Thoughts on politics and life from a liberal perspective

Thursday, 6 June 2013

The Tories are the authors of the childcare bill downfall

Cast your mind back to last year when the Lords Reform bill was working its way through parliament.

Like many Lib Dems I was delighted that finally, after so many years we were going to get a largely elected upper chamber. Then the murmurings started. Tory backbenchers were going to kill the bill and they did indeed eventually vote against it in sufficient numbers to prevent it from being implemented. The consequence of this is that we still have a bizarre and anachronistic unelected upper chamber with no prospect of change any time soon.

The primary defence of the Tories who voted against the bill was that all that was in the coalition agreement on this subject were plans to "bring forward proposals" and they had honoured that. In their view they were never duty bound to support them.

I always thought that was terribly disingenuous. As John Rentoul pointed out at the time, what would be the point of proposing to bring forward proposals if they were then just going to be put in the bin?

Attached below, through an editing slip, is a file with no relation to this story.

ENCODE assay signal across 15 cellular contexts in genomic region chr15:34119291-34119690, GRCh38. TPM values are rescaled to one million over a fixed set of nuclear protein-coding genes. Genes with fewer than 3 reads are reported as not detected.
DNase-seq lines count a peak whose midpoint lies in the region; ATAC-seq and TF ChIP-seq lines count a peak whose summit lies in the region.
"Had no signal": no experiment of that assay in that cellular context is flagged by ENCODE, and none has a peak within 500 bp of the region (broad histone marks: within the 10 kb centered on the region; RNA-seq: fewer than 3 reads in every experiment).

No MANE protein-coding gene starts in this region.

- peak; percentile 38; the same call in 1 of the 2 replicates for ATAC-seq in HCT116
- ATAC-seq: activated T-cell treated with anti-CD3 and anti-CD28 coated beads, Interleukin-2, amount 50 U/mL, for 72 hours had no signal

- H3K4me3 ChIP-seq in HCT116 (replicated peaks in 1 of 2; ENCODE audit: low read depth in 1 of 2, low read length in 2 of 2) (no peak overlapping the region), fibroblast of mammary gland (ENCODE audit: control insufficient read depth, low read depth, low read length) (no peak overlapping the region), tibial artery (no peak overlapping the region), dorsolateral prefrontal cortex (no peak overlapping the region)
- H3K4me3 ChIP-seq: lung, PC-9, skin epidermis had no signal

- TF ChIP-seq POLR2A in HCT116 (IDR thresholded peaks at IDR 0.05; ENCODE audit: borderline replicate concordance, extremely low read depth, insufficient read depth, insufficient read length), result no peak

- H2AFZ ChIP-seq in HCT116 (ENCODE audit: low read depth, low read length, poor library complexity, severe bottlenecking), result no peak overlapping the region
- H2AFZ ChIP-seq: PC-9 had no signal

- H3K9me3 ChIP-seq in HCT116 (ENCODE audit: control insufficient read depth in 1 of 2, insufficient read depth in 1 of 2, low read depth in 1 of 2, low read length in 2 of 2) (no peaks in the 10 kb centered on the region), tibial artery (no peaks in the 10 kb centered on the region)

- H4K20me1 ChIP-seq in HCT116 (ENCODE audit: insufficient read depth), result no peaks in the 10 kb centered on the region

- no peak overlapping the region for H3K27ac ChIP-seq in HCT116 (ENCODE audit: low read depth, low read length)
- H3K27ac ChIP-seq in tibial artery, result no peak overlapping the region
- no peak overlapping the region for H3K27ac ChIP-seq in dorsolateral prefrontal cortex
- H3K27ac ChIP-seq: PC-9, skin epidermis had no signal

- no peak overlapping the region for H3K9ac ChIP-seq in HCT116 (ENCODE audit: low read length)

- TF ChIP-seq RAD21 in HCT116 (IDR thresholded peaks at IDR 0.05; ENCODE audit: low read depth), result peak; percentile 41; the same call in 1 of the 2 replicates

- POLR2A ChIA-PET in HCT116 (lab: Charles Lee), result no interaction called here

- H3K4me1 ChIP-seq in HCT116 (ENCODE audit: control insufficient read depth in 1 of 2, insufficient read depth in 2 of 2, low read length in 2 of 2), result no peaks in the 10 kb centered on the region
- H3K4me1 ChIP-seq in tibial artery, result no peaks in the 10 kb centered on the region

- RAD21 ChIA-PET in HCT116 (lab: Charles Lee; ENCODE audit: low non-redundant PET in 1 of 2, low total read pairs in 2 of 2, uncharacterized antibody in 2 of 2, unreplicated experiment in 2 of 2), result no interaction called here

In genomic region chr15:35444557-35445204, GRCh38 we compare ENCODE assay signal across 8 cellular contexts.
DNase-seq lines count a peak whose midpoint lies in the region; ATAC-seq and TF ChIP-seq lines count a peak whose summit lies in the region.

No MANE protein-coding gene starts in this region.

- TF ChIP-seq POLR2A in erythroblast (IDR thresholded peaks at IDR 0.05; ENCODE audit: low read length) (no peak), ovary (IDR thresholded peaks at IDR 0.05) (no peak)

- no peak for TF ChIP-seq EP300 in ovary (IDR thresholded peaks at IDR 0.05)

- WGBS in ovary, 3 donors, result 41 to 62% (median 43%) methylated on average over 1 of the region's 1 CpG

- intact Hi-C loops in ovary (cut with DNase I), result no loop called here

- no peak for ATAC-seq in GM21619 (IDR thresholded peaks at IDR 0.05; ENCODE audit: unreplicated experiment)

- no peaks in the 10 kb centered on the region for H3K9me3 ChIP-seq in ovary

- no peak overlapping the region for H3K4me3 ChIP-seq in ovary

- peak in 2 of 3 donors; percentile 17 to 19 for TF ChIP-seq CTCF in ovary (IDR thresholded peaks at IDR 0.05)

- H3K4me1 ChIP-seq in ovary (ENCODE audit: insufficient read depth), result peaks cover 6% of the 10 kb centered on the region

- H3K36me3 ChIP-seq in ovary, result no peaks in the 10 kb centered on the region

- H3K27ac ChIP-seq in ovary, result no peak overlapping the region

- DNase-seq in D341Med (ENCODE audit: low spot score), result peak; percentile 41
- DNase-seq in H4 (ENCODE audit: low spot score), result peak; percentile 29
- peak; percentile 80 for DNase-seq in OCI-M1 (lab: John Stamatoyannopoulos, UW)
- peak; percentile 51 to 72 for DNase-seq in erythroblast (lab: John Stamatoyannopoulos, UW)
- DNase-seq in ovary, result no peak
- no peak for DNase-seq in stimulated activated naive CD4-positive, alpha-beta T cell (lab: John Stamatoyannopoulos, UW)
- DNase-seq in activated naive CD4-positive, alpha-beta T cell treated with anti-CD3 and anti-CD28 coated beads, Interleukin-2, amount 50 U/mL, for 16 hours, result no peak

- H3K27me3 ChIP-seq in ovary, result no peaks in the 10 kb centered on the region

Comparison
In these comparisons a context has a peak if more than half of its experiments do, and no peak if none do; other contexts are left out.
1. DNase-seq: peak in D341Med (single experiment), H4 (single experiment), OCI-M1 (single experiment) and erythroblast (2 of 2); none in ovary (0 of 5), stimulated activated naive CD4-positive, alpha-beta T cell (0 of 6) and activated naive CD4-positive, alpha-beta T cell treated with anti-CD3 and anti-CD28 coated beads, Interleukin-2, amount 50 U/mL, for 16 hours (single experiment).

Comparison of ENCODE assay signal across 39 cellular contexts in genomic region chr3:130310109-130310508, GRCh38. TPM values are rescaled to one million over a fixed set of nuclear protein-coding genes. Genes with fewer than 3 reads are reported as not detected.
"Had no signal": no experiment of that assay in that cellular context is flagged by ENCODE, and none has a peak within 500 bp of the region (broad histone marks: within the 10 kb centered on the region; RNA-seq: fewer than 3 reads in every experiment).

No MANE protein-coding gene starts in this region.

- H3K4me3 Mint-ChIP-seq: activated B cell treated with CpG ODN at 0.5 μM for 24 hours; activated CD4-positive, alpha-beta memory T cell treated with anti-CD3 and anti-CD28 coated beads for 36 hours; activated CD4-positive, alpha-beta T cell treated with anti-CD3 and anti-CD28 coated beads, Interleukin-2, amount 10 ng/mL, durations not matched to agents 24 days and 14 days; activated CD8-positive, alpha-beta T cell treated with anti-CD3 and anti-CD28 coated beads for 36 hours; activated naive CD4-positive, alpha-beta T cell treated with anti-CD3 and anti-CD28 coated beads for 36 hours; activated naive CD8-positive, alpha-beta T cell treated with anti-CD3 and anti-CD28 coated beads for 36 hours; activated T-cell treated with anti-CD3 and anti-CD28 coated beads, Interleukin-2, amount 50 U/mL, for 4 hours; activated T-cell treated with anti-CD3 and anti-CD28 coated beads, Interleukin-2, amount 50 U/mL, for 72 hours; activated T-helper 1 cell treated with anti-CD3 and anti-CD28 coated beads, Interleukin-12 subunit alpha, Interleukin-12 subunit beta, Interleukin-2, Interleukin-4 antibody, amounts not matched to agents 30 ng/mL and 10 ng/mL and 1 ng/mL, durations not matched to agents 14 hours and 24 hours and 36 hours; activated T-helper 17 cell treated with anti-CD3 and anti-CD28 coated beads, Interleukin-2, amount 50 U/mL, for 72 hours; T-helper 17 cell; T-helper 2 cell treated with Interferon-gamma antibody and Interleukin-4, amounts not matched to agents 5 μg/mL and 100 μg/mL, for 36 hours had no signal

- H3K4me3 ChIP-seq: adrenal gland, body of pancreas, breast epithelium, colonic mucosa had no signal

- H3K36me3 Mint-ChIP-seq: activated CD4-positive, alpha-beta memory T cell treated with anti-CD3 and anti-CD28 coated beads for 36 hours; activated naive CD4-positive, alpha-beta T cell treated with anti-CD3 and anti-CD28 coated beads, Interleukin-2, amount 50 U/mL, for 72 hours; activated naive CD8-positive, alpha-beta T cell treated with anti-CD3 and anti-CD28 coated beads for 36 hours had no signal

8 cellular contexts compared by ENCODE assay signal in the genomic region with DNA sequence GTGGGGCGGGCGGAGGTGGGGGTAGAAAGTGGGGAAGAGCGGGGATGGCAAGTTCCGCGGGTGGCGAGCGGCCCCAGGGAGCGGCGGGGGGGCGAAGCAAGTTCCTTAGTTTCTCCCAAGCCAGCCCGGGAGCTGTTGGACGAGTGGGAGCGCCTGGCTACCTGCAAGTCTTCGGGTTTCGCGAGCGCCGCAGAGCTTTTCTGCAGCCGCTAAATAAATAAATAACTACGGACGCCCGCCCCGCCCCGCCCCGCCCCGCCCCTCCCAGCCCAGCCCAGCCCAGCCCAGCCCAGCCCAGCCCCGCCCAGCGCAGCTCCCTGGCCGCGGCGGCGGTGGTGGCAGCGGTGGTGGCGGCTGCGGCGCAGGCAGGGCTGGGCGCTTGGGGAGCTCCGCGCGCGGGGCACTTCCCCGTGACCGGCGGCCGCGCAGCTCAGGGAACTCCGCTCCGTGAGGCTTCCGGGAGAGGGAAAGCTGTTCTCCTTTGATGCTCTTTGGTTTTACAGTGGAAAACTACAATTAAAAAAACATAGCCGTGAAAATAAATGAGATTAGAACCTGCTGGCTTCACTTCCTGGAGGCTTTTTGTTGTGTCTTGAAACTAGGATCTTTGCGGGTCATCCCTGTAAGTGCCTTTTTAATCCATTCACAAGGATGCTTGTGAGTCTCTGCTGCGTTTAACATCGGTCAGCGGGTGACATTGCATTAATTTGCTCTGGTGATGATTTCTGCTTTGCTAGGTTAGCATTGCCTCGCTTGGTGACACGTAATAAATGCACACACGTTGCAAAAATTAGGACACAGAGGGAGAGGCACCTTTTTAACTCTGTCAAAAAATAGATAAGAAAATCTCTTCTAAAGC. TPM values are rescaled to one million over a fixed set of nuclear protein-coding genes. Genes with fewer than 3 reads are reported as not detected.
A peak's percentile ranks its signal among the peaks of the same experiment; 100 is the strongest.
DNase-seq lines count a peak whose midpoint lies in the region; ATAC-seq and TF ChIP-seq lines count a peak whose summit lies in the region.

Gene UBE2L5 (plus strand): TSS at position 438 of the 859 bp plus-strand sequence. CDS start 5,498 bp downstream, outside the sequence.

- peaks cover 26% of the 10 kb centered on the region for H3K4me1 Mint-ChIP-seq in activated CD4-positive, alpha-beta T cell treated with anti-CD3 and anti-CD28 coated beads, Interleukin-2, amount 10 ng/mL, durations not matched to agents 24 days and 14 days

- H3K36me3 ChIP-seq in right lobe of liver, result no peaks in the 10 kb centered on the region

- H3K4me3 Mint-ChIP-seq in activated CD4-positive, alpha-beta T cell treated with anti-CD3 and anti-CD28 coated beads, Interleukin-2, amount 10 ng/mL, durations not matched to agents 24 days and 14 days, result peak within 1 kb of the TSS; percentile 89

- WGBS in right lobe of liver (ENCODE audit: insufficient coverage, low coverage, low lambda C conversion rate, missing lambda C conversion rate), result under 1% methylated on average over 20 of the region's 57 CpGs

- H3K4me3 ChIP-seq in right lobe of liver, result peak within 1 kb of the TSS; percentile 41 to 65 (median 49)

Fast forward to today when Nick Clegg has killed Liz Truss's childcare proposals. His defence of this move is that the agreement was only to "consult" on these changes, not to implement them. Sound familiar?

I'm not saying this is a great situation for the government to be in but you have to ask yourself which of the parties was the first to breach good faith in this way?

1 comment:

Left Lib said...

I don't think this is a moral equivalence as you seem to imply. Surely if a proposal is put out for consultation and the response to the consultation suggests this is a bad policy, then it should get dropped? Also HoL reform was in the Coalition Agreement, and this policy was not. So this is not tit for tat. This is the correct role of the Lib Dems in Coalition, which in this case is to prevent the Toriy extremism.